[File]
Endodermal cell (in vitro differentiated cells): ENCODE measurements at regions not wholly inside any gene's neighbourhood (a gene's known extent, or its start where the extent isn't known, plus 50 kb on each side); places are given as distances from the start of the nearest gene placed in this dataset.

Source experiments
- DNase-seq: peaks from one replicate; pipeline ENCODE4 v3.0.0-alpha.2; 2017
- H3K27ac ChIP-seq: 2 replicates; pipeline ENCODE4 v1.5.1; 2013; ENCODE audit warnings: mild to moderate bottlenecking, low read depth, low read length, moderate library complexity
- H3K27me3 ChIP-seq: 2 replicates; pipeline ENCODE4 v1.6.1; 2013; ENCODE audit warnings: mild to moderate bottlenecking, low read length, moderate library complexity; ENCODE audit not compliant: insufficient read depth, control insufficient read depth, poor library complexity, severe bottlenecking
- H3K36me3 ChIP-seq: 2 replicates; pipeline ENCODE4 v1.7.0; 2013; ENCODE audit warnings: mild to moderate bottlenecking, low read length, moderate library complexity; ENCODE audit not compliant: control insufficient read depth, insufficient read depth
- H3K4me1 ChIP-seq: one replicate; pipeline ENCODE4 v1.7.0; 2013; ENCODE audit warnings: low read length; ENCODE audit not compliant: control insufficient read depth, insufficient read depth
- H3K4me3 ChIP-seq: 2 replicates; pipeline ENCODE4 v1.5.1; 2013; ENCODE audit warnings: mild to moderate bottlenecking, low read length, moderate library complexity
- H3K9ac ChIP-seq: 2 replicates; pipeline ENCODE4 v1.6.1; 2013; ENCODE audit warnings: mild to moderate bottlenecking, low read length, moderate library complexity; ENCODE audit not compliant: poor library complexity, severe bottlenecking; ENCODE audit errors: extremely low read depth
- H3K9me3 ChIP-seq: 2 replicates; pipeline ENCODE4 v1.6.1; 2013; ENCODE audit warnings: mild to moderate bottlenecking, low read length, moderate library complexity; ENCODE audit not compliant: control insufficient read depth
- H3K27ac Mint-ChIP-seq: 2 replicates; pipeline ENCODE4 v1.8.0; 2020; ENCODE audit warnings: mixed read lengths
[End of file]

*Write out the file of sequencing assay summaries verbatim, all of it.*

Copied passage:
Endodermal cell (in vitro differentiated cells): ENCODE measurements at regions not wholly inside any gene's neighbourhood (a gene's known extent, or its start where the extent isn't known, plus 50 kb on each side); places are given as distances from the start of the nearest gene placed in this dataset.

Source experiments
- DNase-seq: peaks from one replicate; pipeline ENCODE4 v3.0.0-alpha.2; 2017
- H3K27ac ChIP-seq: 2 replicates; pipeline ENCODE4 v1.5.1; 2013; ENCODE audit warnings: mild to moderate bottlenecking, low read depth, low read length, moderate library complexity
- H3K27me3 ChIP-seq: 2 replicates; pipeline ENCODE4 v1.6.1; 2013; ENCODE audit warnings: mild to moderate bottlenecking, low read length, moderate library complexity; ENCODE audit not compliant: insufficient read depth, control insufficient read depth, poor library complexity, severe bottlenecking
- H3K36me3 ChIP-seq: 2 replicates; pipeline ENCODE4 v1.7.0; 2013; ENCODE audit warnings: mild to moderate bottlenecking, low read length, moderate library complexity; ENCODE audit not compliant: control insufficient read depth, insufficient read depth
- H3K4me1 ChIP-seq: one replicate; pipeline ENCODE4 v1.7.0; 2013; ENCODE audit warnings: low read length; ENCODE audit not compliant: control insufficient read depth, insufficient read depth
- H3K4me3 ChIP-seq: 2 replicates; pipeline ENCODE4 v1.5.1; 2013; ENCODE audit warnings: mild to moderate bottlenecking, low read length, moderate library complexity
- H3K9ac ChIP-seq: 2 replicates; pipeline ENCODE4 v1.6.1; 2013; ENCODE audit warnings: mild to moderate bottlenecking, low read length, moderate library complexity; ENCODE audit not compliant: poor library complexity, severe bottlenecking; ENCODE audit errors: extremely low read depth
- H3K9me3 ChIP-seq: 2 replicates; pipeline ENCODE4 v1.6.1; 2013; ENCODE audit warnings: mild to moderate bottlenecking, low read length, moderate library complexity; ENCODE audit not compliant: control insufficient read depth
- H3K27ac Mint-ChIP-seq: 2 replicates; pipeline ENCODE4 v1.8.0; 2020; ENCODE audit warnings: mixed read lengths